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Kālua is a traditional Hawaiian cooking method that utilizes an imu, a type of underground oven. The word kālua, which literally means "to cook in an underground oven", may also be used to describe the food cooked in this manner, such as kālua pig or kālua turkey, which are commonly served at luau feasts. Luau, in Hawaiian is actually the name of the taro leaf, which when young and small after being steamed for a few hours resembles cooked spinach. The traditional luau was eaten on the floor over lauhala (leaves of the hala tree were woven together) mats.
Traditionally, a hardwood fire is built inside a pit large enough to contain the food you are cooking, the stones, and the vegetation used to cover the food. Stones are placed on top of the fire in the pit, taking around 2-3 hours to reach their maximum temperature. Most important is the selection of stones that contain very little moisture to avoid stones exploding from the steam generated by the heat. Once the stones have become extremely hot, they are spread out over the coals and the pit is lined with vegetation such as banana trees that have been pounded to make them pliable. A layer of ti leaves (Cordyline fruticosa) would then be spread over the layer of pounded banana trees and the food to be cooked placed on top. Meat to be cooked would be salted and in the instance of cooking a whole pig, some hot stones would also be placed inside the body cavity to ensure the meat is fully cooked.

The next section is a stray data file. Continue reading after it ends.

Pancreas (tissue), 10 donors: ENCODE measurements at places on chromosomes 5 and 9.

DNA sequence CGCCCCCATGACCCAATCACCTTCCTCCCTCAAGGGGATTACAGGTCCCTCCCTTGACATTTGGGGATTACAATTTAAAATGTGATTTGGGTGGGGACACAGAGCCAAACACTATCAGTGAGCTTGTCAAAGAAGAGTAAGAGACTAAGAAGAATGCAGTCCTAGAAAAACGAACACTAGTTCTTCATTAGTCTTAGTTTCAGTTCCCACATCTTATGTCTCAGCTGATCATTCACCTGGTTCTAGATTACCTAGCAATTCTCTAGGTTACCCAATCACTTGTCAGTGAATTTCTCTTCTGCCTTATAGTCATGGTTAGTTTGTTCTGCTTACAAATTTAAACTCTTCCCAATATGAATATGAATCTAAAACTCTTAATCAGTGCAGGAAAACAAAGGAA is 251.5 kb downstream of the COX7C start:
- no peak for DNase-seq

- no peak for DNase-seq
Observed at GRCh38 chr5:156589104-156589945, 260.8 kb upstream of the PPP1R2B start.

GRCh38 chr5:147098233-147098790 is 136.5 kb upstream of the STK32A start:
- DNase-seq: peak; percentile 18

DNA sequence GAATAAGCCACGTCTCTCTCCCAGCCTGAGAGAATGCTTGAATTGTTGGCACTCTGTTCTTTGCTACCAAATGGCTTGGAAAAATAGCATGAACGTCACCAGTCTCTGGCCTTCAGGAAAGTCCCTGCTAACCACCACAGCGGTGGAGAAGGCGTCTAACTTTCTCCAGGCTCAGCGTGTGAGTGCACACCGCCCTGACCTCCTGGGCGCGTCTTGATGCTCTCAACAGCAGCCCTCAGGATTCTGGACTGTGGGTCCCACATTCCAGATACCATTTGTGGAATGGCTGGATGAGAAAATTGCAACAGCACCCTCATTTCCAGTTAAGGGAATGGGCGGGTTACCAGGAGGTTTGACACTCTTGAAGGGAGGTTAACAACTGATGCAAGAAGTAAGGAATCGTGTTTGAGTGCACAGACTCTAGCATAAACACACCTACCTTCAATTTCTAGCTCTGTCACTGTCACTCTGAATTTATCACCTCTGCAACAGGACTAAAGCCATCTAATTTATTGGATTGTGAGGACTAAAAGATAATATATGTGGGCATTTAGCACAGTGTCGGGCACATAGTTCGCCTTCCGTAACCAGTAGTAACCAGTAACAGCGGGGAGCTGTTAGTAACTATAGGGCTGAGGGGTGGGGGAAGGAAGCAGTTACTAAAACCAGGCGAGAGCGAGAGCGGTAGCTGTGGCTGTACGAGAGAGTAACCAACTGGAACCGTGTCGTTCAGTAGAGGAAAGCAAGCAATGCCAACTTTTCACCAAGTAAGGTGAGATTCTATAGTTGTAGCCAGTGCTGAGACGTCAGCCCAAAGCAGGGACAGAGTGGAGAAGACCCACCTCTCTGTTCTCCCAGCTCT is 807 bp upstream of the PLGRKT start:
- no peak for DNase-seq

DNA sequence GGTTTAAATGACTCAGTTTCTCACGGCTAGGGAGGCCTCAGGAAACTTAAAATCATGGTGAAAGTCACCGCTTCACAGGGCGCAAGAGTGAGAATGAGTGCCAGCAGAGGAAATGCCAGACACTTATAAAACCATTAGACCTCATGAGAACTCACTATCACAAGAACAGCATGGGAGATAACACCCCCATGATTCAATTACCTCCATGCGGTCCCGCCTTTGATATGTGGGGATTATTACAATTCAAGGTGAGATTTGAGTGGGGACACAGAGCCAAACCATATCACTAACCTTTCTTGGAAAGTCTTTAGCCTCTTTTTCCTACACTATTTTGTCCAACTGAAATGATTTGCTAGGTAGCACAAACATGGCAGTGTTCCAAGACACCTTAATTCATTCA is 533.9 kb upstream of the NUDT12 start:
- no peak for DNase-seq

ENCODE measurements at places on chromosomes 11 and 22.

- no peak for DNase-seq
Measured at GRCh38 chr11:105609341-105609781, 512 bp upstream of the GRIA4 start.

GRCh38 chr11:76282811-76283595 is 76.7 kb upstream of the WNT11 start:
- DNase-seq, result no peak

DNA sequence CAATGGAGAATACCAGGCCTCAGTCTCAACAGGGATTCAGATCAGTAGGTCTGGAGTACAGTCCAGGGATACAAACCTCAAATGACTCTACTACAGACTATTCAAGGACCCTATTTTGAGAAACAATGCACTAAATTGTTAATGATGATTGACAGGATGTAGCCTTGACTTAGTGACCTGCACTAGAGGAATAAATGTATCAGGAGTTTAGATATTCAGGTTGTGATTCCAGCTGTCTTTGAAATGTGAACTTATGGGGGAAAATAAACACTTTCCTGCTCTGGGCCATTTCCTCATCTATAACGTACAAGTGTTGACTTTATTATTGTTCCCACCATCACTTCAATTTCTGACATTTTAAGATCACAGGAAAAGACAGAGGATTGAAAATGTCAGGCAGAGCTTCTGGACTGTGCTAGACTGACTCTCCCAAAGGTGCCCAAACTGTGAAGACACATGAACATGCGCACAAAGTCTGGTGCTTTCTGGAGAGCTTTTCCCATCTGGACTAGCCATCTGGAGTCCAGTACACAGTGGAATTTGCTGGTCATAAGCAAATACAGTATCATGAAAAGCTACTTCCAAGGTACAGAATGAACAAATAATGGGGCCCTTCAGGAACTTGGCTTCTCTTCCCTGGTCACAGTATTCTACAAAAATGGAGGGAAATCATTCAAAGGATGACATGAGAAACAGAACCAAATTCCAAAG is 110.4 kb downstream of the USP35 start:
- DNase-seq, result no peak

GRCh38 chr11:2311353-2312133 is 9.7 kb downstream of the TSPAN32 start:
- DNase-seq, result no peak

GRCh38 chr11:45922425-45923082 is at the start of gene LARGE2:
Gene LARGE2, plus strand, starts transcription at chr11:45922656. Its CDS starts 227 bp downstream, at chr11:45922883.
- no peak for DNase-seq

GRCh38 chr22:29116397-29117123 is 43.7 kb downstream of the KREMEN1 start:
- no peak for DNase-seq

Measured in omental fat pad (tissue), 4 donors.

To maintain even heating and to retain the meat's natural moisture, the meat is covered with more layers of vegetation such as ti and banana leaves then covered with a layer of soil at least several inches deep ensuring that no steam is escaping. The layers of vegetation covering the food must extend past the edges of the pit to ensure the food isn't contaminated by the soil it is buried under. The meat is then left to cook in the pit for several hours. When the meat is fully cooked, it is removed from the imu and shredded. Modern adaptations to the traditional cooking method include the use of wet burlap material as a substitute for the vegetation or to reduce the amount of vegetation needed, and also the use of non-galvanized steel chicken wire or mesh wrapped around the food to aid in its removal when cooked. The characteristic flavor of Kalua Pig is imparted by the smoke from the hardwood but more importantly the use of ti leaves to wrap the meat. The flavor of the ti leaf is what differentiates Kalua Pig from other methods of cooking a whole hog slowly using a hardwood fire.
Kālua pig is a main tourist attraction at many luaus, though it is sometimes made using a gas or electric stove with artificial mesquite or kiawe liquid smoke. Other tourist businesses use substitutes instead vegetation or use an imu pao, an above ground variation of the imu. The term "Kalua pork" has been used by famous Hawaiian cook Sam Choy to describe pork shoulder butt which is rubbed with sea salt, wrapped in ti leaves, and slowly cooked in oven using liquid mesquite smoke rather than an imu.
- "San Choy's Oven-Roasted Kalua Pig Recipe". Epicurious. February 2006.